I want to explain my position on a couple points in particular though - they would've been a central focus of what I imagined my post to be, points around which I've been thinking a lot recently. I haven't talked to a lot of people about this explicitly so I don't have high credence in my take, but it seems at least worth clarifying.

RLHF is less safe than imitation or conditioning generative models.

My picture on why taking ordinary generative models and conditioning them to various ends (like accelerating alignment, for example) is useful relies on a key crux that the intelligence we're wielding is weighted by our world prior. We can expect it to be safe insofar as things normally sampled from the distribution underlying our universe is, modulo arbitrarily powerful conditionals (which degrade performance to an extent anyway) while moving far away from the default world state.

So here's one of my main reasons for not liking RLHF: it removes this very satisfying property. Models that have been RLHF'd (so to speak), have different world priors in ways that aren't really all that intuitive (see Janus' work on mode collapse, or my own prior work which addresses this effect in these terms more directly since you've probably read the former). We get a posterior that doesn't have the nice properties we want of a prior based directly on our world, because RLHF is (as I view it) a surface-level instrument we're using to interface with a high-dimensional ontology. Making toxic interactions less likely (for example) leads to weird downstream effects in the model's simulations because it'll ripple through its various abstractions in ways specific to how they're structured inside the model, which are probably pretty different from how we structure our abstractions and how we make predictions about how changes ripple out.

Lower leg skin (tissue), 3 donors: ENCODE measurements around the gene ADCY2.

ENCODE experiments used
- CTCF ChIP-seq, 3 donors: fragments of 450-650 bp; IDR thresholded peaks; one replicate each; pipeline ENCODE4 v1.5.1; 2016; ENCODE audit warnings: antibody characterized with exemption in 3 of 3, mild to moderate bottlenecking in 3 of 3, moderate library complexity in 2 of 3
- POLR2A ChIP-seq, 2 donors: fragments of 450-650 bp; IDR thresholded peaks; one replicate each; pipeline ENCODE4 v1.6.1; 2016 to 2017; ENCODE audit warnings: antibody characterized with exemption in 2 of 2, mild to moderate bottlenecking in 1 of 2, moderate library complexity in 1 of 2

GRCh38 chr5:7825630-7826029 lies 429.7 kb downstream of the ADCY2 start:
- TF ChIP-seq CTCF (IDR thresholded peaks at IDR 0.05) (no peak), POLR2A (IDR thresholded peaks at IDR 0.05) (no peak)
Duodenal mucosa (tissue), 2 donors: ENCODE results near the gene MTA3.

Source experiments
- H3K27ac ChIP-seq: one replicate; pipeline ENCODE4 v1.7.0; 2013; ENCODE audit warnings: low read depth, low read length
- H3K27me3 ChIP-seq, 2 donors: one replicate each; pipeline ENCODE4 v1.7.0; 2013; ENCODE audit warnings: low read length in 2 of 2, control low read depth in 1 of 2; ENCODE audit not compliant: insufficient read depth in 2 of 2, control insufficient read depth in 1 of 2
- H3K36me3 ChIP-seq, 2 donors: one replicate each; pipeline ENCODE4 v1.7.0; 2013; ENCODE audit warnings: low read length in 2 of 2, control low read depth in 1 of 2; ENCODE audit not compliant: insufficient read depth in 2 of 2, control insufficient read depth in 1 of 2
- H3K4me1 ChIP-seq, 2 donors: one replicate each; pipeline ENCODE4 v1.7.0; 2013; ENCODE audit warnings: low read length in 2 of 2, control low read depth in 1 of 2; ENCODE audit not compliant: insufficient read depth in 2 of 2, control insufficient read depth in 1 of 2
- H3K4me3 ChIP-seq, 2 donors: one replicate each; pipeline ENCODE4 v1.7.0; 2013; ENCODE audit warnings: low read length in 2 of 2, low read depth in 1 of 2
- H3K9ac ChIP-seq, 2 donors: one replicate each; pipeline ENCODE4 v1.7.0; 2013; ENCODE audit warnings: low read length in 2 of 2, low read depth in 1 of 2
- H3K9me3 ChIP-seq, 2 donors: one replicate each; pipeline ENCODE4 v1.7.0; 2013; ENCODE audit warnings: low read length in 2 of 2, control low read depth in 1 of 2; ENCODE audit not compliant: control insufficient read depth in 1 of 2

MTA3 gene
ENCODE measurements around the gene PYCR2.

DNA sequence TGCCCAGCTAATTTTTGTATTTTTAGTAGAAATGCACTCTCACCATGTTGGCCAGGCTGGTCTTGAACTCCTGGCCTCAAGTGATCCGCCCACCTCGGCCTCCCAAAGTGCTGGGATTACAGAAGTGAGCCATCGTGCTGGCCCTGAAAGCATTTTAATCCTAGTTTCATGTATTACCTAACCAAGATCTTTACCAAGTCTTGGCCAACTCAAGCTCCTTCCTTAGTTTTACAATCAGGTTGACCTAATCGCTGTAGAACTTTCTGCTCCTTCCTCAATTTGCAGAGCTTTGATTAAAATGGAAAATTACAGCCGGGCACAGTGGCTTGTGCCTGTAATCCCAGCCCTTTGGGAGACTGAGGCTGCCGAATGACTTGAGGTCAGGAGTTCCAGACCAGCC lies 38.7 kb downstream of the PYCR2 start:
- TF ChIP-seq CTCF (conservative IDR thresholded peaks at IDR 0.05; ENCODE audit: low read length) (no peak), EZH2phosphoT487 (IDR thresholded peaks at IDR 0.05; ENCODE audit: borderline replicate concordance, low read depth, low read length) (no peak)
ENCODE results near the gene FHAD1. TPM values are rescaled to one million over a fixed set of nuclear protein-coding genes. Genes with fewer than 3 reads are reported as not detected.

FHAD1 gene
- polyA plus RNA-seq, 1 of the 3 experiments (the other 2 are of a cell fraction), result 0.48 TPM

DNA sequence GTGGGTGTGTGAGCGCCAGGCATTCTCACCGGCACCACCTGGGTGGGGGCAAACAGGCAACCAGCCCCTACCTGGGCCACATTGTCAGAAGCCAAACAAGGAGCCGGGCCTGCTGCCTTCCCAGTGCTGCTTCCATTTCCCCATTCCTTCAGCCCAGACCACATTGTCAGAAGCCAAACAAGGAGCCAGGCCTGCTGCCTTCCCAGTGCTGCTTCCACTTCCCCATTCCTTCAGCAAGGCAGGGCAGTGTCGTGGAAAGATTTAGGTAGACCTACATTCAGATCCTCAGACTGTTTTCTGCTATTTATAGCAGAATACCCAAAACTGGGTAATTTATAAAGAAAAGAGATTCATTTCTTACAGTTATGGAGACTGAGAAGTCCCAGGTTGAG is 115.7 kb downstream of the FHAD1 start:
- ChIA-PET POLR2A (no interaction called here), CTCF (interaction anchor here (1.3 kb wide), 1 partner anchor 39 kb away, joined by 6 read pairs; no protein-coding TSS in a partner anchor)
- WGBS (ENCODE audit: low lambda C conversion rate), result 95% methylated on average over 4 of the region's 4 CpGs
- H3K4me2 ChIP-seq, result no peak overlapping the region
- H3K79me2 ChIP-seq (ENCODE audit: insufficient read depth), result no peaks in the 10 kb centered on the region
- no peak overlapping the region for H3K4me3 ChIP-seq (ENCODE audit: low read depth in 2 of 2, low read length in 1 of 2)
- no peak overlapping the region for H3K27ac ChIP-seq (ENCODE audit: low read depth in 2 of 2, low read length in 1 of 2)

So, using these models now comes with the risk that when we really need them to work for pretty hard tasks, we don't have the useful safety measures implied by being weighted by a true approximation of our world.

Another reason for not liking RLHF that's somewhat related to the Anthropic paper you linked: because most contexts RLHF is used involve agentic simulacra, RLHF focuses the model's computation on agency in some sense. My guess is that this explains to an extent the results in that paper - RLHF'd models are better at focusing on simulating agency, agency is correlated with self-preservation desires, and so on. This also seems dangerous to me because we're making agency more accessible to and powerful from ordinary prompting, more powerful agency is inherently tied to properties we don't really want in simulacra, and said agency of a sort is sampled from a not-so-familiar ontology to boot.

(Only skimmed the post for now because I'm technically on break, it's possible I missed something crucial).

Do you think the default is that we'll end up with a bunch of separate things that look like internalized objectives so that the one used for planning can't really be identified mechanistically as such, or that only processes where they're really useful would learn them and that there would be multiple of them (or a third thing)? In the latter case I think the same underlying idea still applies - figuring out all of them seems pretty useful.